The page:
The semester is almost over and I am tired.
Joshua Clover has written a fine review of Rod Smith's new book, Deed.
Joshua Clover's review of Rod Smith's new book Deed includes the following quotation from Stéphane Mallarmé: "There is only one man who has the right to be an anarchist" me, the Poet, because I alone create a product that society does not want, in exchange for which society does not give me enough to live on."
There is a magazine available at my local Borders called Anarchy: A Journal of Desire Armed.
I have been reading an advance reader's copy of Caroline Knox's new book, Quaker Guns, due out next spring from Wave Books.
"Quaker guns" are guns carved out of wood that merchants used to carry to scare off pirates and privateers.
Caroline Knox is a restless and delighting formal innovator.
"Caroline Knox" sounds like its own statement, reminiscent of the Raven at my chamber door.
Certain people have challenged things I've written on this blog recently and I've let those challenges go by, as it were, unchallenged.
"Sentences are not emotional but paragraphs are," Gertrude Stein said.
I finished Roberto Bolano's novel The Savage Detectives, the reading of which thrilled me, the finishing of which saddened me.
A novel about the lives of poets that's not insufferably precious seems scarcely possible, but this is what Roberto Bolano has achieved.
From what I understand Roberto Bolano began writing fiction because he was in poor health and wanted to make some money to help support his family before he died at the age of fifty.
It would appear that Roberto Bolano achieved what he wanted to achieve.
For a Haunakah present my wife gave me a copy of Junot Diaz's new novel The Brief Wondrous Life of Oscar Wao about an overweight young Dominican man from New Jersey obsessed with J.R.R. Tolkien.
It could be my autobiography except for the fact that I was never overweight, or Dominican.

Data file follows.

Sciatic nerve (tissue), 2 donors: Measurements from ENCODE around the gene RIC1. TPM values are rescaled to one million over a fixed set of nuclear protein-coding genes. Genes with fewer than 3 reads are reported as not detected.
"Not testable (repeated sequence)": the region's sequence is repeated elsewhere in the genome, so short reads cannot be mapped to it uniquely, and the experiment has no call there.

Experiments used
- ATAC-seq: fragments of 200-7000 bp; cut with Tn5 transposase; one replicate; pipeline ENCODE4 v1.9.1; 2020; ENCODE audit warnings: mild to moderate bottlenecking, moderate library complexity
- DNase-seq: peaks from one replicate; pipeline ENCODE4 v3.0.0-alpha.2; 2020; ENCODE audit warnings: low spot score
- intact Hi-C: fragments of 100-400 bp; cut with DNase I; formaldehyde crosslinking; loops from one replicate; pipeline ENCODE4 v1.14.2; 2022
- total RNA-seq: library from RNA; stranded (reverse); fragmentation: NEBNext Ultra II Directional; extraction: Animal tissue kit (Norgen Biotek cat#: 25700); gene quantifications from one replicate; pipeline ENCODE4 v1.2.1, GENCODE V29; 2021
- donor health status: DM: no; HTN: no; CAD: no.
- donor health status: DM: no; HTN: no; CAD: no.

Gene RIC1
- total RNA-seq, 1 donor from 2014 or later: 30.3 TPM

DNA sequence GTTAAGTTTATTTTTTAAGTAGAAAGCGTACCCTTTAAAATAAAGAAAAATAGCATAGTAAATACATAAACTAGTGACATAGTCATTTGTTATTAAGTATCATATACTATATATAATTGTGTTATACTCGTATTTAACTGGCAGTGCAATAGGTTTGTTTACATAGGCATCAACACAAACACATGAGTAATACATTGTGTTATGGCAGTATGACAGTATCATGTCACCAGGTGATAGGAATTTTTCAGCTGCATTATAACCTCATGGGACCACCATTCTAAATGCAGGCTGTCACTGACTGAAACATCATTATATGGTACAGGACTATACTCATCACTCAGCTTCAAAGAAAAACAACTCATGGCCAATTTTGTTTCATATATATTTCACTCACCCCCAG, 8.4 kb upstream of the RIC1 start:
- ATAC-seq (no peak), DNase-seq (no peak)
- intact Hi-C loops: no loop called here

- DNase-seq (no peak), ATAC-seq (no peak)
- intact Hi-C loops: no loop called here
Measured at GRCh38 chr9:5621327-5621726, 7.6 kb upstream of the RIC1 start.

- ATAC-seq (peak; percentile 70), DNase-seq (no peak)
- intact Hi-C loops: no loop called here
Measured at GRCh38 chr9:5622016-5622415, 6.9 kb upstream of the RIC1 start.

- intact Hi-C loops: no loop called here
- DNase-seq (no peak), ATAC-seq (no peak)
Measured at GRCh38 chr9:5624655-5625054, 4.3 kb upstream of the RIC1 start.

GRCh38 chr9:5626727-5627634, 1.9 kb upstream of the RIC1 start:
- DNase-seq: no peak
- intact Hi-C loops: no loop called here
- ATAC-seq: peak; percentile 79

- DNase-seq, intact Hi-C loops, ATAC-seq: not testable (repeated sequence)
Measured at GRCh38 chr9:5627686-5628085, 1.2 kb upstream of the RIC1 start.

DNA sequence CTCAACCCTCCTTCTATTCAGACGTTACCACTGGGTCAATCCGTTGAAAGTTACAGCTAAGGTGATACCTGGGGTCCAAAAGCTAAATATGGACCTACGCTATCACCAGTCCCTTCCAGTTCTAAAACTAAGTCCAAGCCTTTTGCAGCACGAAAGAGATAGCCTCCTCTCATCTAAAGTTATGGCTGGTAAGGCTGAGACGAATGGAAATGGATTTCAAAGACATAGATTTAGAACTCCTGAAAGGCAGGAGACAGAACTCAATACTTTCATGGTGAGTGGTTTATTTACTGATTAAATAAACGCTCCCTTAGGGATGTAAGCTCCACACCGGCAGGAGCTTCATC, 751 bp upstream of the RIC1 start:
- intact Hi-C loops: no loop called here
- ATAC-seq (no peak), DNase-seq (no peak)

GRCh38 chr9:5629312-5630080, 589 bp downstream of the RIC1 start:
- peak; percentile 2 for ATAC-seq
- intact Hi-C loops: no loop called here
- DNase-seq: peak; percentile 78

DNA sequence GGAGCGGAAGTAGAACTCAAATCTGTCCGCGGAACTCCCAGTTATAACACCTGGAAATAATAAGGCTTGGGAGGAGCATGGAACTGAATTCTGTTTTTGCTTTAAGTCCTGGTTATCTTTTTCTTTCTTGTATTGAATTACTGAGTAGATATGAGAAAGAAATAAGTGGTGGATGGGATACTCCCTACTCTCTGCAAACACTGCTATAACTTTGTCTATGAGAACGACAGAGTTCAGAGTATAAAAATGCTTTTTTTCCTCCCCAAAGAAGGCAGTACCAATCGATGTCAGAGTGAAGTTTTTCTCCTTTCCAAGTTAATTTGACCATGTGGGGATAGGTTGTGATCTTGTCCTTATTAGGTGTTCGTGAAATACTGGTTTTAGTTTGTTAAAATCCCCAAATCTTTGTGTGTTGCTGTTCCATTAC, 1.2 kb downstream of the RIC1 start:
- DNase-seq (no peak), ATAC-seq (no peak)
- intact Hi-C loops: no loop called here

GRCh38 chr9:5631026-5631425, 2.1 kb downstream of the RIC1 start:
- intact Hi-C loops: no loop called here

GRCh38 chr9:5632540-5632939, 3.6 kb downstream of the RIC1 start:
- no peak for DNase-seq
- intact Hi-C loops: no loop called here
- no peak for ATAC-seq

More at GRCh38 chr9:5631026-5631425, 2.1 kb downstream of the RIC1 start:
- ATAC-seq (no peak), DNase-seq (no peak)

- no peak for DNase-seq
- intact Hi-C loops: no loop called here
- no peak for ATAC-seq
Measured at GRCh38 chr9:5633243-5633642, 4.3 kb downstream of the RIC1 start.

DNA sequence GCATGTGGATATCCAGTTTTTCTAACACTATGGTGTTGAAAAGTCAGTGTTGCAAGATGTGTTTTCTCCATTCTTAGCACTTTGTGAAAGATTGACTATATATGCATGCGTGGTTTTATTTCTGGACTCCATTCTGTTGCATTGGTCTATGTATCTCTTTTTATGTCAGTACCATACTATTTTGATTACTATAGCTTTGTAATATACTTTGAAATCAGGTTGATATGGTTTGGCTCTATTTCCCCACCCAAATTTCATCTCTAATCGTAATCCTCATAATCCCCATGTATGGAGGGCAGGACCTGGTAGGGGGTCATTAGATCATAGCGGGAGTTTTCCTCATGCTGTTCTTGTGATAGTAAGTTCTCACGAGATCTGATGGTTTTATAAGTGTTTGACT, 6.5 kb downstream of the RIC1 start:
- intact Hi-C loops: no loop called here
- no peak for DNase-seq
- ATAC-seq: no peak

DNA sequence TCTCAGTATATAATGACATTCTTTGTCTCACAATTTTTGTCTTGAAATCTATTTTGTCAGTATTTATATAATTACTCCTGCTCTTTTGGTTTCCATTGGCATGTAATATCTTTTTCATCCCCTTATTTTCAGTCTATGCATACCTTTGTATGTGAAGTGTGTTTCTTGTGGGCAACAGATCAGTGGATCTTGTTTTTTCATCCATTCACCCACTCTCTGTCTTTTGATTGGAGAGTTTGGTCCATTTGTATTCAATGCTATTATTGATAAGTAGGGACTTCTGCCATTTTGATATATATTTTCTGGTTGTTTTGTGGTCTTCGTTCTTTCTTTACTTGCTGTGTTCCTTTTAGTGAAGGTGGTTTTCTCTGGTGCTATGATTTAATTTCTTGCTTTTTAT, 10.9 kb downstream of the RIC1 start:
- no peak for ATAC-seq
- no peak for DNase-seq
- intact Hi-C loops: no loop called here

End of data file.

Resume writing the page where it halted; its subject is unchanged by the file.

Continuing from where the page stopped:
Our as yet unnamed baby moves around a lot in my wife's belly in the evenings.
If I press on my wife's belly I can feel unnameable parts of the baby beneath my hand, this baby with at present two last names but no first name.
The first or "Christian" name is the only name in which gender resides.
Though my wife's last name, and the baby's middle name, is Grayson.
I am also reading Jeffrey Jullich's new book Thine Instead Thank, a new book which, however, tells us that it was completed in 1987.
Jeffrey Jullich's new book Thine Instead Thank begins with an excerpt from a conversation he once had with Bruce Andrews in which the two poets speculate that the genre of poetry in book form is always already defeated as "political outreach."
It would seem to be the presumption of Jeffrey Jullich and Bruce Andrews that political outreach is a desirable goal for poetry.
One has to ask if the pleasure derived from reading these often very funny poems, which can read like flarf avant la lettre, is therefore detachable and separate from political outreach, or if that pleasure is even achieved by the very detachment of language from any such instrumental goal.
The alternative would be that political outreach in itself is a pleasure.
Although a close relative works in the campaign of Hillary Clinton, I find myself attracted to Barack Obama, who is after all now my senator just as Hillary Clinton was precedingly my senator.
There is an undeniable pleasure to be taken from Barack Obama's efforts at political outreach, which include the pleasures of rhetoric and the pleasure of being offered membership in an entity larger than oneself.
A candidate who leads a movement promises this; a candidate who becomes a movement promises this.
We are all a little afraid of disappointment and more afraid of yielding to others' more bitter disappointment.
I am a little afraid of Mike Huckabee's likeability.
There is no necessary end to a succession of statements: one can continue to issue reports, a word that echoes retorts, that echoes echoes.
There may be further blogging, further retort.
There may be a baby who will take up writing someday.
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Farewell, Barbara Guest .
That's one of my own lines. From an untitled (they're all untitled) severance song: After form fails a furling, reports dying away,...